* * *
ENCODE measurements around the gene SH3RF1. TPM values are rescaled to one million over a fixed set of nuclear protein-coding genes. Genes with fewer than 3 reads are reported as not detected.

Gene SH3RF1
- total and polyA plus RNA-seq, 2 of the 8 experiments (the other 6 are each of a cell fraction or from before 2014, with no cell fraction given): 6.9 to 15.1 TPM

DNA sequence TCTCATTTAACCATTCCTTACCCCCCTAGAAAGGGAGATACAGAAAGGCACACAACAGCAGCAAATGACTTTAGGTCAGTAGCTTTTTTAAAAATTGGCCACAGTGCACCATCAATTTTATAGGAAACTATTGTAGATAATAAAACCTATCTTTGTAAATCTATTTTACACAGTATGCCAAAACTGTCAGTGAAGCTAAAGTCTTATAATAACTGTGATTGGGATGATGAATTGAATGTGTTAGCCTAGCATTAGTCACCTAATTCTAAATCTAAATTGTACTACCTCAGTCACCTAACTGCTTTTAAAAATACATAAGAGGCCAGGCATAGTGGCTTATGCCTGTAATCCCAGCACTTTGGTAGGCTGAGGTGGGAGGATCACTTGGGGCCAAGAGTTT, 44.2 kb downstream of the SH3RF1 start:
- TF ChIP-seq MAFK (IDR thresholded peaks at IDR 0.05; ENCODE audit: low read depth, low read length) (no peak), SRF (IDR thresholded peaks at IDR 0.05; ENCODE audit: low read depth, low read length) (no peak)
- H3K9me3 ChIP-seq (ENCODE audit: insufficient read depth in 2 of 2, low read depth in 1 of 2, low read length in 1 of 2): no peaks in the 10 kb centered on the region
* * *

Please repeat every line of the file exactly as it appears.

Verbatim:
ENCODE measurements around the gene SH3RF1. TPM values are rescaled to one million over a fixed set of nuclear protein-coding genes. Genes with fewer than 3 reads are reported as not detected.

Gene SH3RF1
- total and polyA plus RNA-seq, 2 of the 8 experiments (the other 6 are each of a cell fraction or from before 2014, with no cell fraction given): 6.9 to 15.1 TPM

DNA sequence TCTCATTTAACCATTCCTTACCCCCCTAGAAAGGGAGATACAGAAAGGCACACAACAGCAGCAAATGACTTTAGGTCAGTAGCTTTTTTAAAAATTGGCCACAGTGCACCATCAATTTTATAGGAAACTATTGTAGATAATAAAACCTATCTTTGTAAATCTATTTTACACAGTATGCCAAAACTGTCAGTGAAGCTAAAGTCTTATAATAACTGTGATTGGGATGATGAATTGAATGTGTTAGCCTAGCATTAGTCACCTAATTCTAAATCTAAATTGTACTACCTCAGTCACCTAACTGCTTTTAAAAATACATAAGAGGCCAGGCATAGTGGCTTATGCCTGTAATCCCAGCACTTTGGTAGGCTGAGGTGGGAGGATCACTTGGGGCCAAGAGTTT, 44.2 kb downstream of the SH3RF1 start:
- TF ChIP-seq MAFK (IDR thresholded peaks at IDR 0.05; ENCODE audit: low read depth, low read length) (no peak), SRF (IDR thresholded peaks at IDR 0.05; ENCODE audit: low read depth, low read length) (no peak)
- H3K9me3 ChIP-seq (ENCODE audit: insufficient read depth in 2 of 2, low read depth in 1 of 2, low read length in 1 of 2): no peaks in the 10 kb centered on the region